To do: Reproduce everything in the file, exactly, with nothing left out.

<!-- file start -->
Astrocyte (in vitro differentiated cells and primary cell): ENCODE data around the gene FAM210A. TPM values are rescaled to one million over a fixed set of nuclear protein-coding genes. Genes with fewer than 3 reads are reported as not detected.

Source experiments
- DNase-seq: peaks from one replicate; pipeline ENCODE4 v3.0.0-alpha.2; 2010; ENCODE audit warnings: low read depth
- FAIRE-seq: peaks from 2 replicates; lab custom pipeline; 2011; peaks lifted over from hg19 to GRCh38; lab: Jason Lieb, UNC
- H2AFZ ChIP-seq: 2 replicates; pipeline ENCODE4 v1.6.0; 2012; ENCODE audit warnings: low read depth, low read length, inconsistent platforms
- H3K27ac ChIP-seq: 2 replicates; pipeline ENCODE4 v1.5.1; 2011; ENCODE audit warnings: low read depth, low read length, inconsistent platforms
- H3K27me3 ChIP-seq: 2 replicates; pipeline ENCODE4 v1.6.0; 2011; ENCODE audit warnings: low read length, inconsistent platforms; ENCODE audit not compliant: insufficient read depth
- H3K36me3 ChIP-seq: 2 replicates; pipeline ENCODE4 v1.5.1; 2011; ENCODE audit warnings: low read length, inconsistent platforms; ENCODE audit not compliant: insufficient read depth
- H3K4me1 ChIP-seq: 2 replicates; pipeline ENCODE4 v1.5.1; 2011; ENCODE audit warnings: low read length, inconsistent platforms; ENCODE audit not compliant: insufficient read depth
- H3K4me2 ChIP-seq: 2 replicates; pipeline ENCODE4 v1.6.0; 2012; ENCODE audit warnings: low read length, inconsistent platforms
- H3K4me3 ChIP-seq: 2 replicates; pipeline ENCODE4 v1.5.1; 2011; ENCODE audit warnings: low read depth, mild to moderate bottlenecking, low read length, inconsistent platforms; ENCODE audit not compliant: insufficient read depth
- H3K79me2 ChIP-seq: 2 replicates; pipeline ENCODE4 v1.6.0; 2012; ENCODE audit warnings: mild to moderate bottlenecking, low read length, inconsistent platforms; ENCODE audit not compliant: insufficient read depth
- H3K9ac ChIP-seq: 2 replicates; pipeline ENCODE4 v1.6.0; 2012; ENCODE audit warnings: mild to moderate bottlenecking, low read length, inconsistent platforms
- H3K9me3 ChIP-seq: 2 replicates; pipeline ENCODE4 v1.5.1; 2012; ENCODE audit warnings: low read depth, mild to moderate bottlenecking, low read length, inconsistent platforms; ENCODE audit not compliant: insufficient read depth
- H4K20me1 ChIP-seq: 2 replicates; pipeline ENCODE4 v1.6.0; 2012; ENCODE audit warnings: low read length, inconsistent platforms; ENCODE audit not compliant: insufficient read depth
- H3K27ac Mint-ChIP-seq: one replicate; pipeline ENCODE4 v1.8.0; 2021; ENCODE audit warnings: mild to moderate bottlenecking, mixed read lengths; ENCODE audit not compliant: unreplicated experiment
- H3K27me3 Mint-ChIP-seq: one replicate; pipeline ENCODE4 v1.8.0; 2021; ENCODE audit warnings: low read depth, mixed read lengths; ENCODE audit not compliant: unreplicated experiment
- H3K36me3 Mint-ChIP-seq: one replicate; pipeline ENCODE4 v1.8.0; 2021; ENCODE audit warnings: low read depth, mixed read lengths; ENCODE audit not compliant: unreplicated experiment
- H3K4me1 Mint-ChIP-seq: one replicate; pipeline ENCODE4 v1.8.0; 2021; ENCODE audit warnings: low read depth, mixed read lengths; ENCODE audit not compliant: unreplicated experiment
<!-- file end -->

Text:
Astrocyte (in vitro differentiated cells and primary cell): ENCODE data around the gene FAM210A. TPM values are rescaled to one million over a fixed set of nuclear protein-coding genes. Genes with fewer than 3 reads are reported as not detected.

Source experiments
- DNase-seq: peaks from one replicate; pipeline ENCODE4 v3.0.0-alpha.2; 2010; ENCODE audit warnings: low read depth
- FAIRE-seq: peaks from 2 replicates; lab custom pipeline; 2011; peaks lifted over from hg19 to GRCh38; lab: Jason Lieb, UNC
- H2AFZ ChIP-seq: 2 replicates; pipeline ENCODE4 v1.6.0; 2012; ENCODE audit warnings: low read depth, low read length, inconsistent platforms
- H3K27ac ChIP-seq: 2 replicates; pipeline ENCODE4 v1.5.1; 2011; ENCODE audit warnings: low read depth, low read length, inconsistent platforms
- H3K27me3 ChIP-seq: 2 replicates; pipeline ENCODE4 v1.6.0; 2011; ENCODE audit warnings: low read length, inconsistent platforms; ENCODE audit not compliant: insufficient read depth
- H3K36me3 ChIP-seq: 2 replicates; pipeline ENCODE4 v1.5.1; 2011; ENCODE audit warnings: low read length, inconsistent platforms; ENCODE audit not compliant: insufficient read depth
- H3K4me1 ChIP-seq: 2 replicates; pipeline ENCODE4 v1.5.1; 2011; ENCODE audit warnings: low read length, inconsistent platforms; ENCODE audit not compliant: insufficient read depth
- H3K4me2 ChIP-seq: 2 replicates; pipeline ENCODE4 v1.6.0; 2012; ENCODE audit warnings: low read length, inconsistent platforms
- H3K4me3 ChIP-seq: 2 replicates; pipeline ENCODE4 v1.5.1; 2011; ENCODE audit warnings: low read depth, mild to moderate bottlenecking, low read length, inconsistent platforms; ENCODE audit not compliant: insufficient read depth
- H3K79me2 ChIP-seq: 2 replicates; pipeline ENCODE4 v1.6.0; 2012; ENCODE audit warnings: mild to moderate bottlenecking, low read length, inconsistent platforms; ENCODE audit not compliant: insufficient read depth
- H3K9ac ChIP-seq: 2 replicates; pipeline ENCODE4 v1.6.0; 2012; ENCODE audit warnings: mild to moderate bottlenecking, low read length, inconsistent platforms
- H3K9me3 ChIP-seq: 2 replicates; pipeline ENCODE4 v1.5.1; 2012; ENCODE audit warnings: low read depth, mild to moderate bottlenecking, low read length, inconsistent platforms; ENCODE audit not compliant: insufficient read depth
- H4K20me1 ChIP-seq: 2 replicates; pipeline ENCODE4 v1.6.0; 2012; ENCODE audit warnings: low read length, inconsistent platforms; ENCODE audit not compliant: insufficient read depth
- H3K27ac Mint-ChIP-seq: one replicate; pipeline ENCODE4 v1.8.0; 2021; ENCODE audit warnings: mild to moderate bottlenecking, mixed read lengths; ENCODE audit not compliant: unreplicated experiment
- H3K27me3 Mint-ChIP-seq: one replicate; pipeline ENCODE4 v1.8.0; 2021; ENCODE audit warnings: low read depth, mixed read lengths; ENCODE audit not compliant: unreplicated experiment
- H3K36me3 Mint-ChIP-seq: one replicate; pipeline ENCODE4 v1.8.0; 2021; ENCODE audit warnings: low read depth, mixed read lengths; ENCODE audit not compliant: unreplicated experiment
- H3K4me1 Mint-ChIP-seq: one replicate; pipeline ENCODE4 v1.8.0; 2021; ENCODE audit warnings: low read depth, mixed read lengths; ENCODE audit not compliant: unreplicated experiment